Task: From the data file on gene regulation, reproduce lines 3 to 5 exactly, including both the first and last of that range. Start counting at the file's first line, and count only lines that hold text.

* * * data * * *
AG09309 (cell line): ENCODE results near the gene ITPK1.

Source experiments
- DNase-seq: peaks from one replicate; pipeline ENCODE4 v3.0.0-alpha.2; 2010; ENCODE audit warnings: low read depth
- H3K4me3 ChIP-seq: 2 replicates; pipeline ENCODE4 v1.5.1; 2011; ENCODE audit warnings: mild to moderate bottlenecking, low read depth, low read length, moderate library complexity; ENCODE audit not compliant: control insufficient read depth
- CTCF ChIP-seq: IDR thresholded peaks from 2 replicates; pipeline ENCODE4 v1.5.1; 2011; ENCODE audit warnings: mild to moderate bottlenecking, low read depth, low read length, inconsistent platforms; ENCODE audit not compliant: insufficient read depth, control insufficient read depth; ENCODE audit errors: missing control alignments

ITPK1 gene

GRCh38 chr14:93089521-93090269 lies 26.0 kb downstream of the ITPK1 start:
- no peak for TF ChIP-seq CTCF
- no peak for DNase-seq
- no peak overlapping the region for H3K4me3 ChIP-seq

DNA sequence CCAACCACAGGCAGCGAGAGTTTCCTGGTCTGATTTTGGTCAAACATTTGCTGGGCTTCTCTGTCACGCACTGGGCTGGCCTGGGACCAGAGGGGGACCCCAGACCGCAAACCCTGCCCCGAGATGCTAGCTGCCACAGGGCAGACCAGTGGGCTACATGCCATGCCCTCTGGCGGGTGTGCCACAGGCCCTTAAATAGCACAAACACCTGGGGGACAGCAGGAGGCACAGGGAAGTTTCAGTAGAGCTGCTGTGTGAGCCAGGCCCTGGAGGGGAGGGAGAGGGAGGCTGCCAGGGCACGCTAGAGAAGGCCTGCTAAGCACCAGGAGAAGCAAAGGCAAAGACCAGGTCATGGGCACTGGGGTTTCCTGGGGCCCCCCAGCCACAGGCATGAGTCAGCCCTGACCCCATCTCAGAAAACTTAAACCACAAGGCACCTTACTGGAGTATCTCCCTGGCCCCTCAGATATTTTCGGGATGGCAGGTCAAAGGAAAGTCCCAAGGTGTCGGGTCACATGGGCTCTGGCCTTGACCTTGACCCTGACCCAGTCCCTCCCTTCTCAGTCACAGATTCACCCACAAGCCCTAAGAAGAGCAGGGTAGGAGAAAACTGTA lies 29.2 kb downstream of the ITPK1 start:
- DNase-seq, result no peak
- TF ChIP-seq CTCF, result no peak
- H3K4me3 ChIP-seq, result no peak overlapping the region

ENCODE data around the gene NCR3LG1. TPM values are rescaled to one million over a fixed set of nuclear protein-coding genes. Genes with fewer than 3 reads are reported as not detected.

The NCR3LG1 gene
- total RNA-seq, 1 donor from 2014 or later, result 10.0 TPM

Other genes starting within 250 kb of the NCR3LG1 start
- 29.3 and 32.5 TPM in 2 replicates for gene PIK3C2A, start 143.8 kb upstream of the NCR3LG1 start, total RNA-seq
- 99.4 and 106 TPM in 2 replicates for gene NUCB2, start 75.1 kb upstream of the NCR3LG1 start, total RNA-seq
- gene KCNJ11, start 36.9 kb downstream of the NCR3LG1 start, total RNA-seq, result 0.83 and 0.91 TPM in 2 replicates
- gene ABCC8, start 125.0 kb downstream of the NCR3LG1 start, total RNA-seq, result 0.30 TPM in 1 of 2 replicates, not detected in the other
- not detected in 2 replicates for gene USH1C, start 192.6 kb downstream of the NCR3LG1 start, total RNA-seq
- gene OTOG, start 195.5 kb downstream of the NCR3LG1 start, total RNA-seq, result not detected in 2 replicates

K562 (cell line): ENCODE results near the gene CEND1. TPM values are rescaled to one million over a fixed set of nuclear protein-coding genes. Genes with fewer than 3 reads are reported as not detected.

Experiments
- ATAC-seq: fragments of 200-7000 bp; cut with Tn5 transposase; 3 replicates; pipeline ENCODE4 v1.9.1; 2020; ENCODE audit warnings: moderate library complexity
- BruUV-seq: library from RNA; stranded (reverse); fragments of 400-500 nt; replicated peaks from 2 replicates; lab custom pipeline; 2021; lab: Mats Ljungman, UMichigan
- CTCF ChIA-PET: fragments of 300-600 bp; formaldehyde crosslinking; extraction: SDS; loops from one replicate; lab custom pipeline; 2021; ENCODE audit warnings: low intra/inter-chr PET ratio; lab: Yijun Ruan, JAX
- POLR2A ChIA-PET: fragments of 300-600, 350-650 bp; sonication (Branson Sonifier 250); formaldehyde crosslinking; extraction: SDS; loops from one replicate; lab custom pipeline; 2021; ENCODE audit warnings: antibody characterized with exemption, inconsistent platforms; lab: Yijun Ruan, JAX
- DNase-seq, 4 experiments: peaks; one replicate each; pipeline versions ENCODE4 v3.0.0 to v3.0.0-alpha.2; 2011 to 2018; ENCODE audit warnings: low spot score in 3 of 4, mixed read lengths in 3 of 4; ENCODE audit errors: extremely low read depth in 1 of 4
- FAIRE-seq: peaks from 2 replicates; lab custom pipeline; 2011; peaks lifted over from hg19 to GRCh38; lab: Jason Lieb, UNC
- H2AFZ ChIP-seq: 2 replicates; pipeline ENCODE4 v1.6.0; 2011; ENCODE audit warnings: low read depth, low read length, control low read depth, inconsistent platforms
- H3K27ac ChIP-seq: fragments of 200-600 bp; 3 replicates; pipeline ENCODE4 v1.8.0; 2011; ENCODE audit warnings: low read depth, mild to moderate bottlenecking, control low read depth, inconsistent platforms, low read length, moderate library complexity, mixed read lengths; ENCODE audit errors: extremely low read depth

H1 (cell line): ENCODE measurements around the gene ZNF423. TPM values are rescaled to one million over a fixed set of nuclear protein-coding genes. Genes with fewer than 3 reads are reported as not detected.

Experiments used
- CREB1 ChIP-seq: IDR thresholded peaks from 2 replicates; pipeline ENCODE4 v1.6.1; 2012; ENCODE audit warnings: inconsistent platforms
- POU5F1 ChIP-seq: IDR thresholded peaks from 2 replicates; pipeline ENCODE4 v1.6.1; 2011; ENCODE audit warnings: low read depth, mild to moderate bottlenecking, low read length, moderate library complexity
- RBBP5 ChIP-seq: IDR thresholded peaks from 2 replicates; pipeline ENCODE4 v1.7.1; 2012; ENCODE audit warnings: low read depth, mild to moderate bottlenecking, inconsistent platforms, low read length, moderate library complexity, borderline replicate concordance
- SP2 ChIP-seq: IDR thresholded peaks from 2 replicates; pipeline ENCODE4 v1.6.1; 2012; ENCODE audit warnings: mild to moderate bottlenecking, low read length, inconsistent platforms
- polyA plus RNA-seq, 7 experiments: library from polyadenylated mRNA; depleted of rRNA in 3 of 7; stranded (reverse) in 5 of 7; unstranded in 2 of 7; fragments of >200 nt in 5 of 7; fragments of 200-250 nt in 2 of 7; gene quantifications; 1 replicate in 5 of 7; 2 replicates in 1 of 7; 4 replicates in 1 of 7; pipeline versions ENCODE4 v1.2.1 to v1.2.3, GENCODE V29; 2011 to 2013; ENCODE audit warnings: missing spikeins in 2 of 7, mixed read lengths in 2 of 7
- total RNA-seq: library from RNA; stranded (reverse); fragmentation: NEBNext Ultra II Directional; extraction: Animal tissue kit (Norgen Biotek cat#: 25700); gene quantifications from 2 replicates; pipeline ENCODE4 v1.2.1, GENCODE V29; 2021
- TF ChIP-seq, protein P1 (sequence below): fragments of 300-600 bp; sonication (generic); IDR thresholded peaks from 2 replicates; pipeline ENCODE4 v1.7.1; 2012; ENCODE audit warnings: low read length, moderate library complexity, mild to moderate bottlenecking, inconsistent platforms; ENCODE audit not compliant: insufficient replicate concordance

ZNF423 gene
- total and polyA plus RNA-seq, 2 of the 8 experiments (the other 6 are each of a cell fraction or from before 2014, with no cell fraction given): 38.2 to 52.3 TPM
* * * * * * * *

- DNase-seq: peaks from one replicate; pipeline ENCODE4 v3.0.0-alpha.2; 2010; ENCODE audit warnings: low read depth
- H3K4me3 ChIP-seq: 2 replicates; pipeline ENCODE4 v1.5.1; 2011; ENCODE audit warnings: mild to moderate bottlenecking, low read depth, low read length, moderate library complexity; ENCODE audit not compliant: control insufficient read depth
- CTCF ChIP-seq: IDR thresholded peaks from 2 replicates; pipeline ENCODE4 v1.5.1; 2011; ENCODE audit warnings: mild to moderate bottlenecking, low read depth, low read length, inconsistent platforms; ENCODE audit not compliant: insufficient read depth, control insufficient read depth; ENCODE audit errors: missing control alignments